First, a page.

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Fight Mythology With Words, Not Tanks

April 21, 1993|JEAN E. ROSENFELD | Jean E. Rosenfeld is a doctoral candidate at UCLA in the history of religion.

In April, 73 A.D., the Roman legions ended the two-year siege of Masada by storming the mountaintop fortress, only to find that the 1,000 men, women and children, led by the forceful Eleazar ben Jair, had committed mass suicide.

David Koresh chose to imitate his Zealot predecessor, driven by his conviction that the end of history was imminent and that God was about to establish his 1,000-year reign on Earth. Millenial behavior increased around the year 1000, and we are seeing more of it as the year 2000 approaches.

The behavior of the Jewish Zealots and the Waco Davidians is not logical, but mythological, and we cannot understand it by calling Koresh a "con man" and treating his beliefs as nonsense. Con men do not immolate themselves. His beliefs were familiar biblical prophecies; unlike us, he interpreted them as current history.

We cannot discourse with a David Koresh in the same manner as we would negotiate with a felon. Even though mythological behavior is non-rational, it is characterized by patterns, and one can predict outcomes. To minimize loss of life in the future, instead of treating cult behavior as criminal, we should treat cults as small theocracies that obey different laws and authority.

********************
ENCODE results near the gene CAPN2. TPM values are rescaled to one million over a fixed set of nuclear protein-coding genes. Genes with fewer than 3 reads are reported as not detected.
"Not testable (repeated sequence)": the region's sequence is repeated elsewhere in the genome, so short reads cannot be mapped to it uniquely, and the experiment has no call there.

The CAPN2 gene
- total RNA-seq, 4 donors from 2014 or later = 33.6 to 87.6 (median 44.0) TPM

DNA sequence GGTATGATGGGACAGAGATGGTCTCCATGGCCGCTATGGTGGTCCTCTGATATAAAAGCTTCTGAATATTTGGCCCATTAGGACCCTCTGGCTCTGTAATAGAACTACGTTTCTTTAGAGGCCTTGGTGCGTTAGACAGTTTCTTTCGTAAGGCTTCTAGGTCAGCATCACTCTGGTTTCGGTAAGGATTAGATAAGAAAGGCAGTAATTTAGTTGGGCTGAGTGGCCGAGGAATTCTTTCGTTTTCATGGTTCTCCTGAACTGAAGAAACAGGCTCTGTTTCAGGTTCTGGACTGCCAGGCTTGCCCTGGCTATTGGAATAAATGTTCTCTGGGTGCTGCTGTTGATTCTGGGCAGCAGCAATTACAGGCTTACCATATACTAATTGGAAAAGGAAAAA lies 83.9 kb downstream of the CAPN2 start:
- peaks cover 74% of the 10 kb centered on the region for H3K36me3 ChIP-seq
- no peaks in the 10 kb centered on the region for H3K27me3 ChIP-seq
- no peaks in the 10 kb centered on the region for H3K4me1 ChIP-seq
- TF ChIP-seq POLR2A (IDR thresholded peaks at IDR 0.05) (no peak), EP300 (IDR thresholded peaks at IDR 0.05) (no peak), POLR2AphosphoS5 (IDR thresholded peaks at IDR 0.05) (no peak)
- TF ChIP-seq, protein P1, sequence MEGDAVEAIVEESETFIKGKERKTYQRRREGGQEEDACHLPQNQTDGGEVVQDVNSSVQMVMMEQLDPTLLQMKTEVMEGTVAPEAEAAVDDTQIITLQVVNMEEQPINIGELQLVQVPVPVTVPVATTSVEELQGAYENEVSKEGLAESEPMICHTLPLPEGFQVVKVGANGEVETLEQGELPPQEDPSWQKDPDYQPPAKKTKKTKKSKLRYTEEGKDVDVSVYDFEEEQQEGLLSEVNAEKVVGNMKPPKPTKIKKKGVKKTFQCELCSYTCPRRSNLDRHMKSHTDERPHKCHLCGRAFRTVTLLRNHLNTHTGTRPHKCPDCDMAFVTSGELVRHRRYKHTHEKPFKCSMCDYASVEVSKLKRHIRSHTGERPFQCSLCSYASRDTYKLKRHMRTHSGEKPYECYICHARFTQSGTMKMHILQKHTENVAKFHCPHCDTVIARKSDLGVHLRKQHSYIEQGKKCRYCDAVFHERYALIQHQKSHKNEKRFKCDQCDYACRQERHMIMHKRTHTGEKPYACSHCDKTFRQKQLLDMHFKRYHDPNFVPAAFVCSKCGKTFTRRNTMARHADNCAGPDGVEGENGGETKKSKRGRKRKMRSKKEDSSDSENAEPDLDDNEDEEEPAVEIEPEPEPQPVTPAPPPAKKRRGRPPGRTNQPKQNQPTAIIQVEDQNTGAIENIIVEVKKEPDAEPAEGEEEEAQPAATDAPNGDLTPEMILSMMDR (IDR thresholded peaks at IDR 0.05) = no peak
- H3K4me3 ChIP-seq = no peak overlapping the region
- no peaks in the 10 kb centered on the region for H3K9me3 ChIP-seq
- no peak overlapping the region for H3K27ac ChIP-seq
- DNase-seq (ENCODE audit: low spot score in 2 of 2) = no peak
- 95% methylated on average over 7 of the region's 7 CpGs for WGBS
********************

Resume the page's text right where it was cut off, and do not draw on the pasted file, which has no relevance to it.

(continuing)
Once law enforcers act aggressively, a cult will interpret them as enemies of God. Accusing the rank and file of murder because they were present when the Feb. 28 battle took place validated Koresh and gave members no incentive to challenge his viewpoint.

A "prophet" seeks revelation from God by "reading" a divine message into the events around him. Instead of trying to wear down the compound inhabitants with sirens and searchlights, officials might have invited orthodox religious leaders to communicate to the cultists their interpretations of the "signs" of the Millenium. Cult members may decide to follow other prophets if they are persuaded that they are truly independent voices, not agents of the police.

Mythological thought exhibits a code that we may be able to decipher. It may even be possible to deceive the prophet into believing he has won the confrontation and God wants him to do the peaceful thing. The cult almost never initiates violence, but defends itself from threat to its continued existence.

There is a core of reality to millenial expectations. Koresh merely amplified the despair that we may sometimes feel in this era of limits on an overcrowded planet. Maybe we seek to root out cults because they voice fears we would rather deny.

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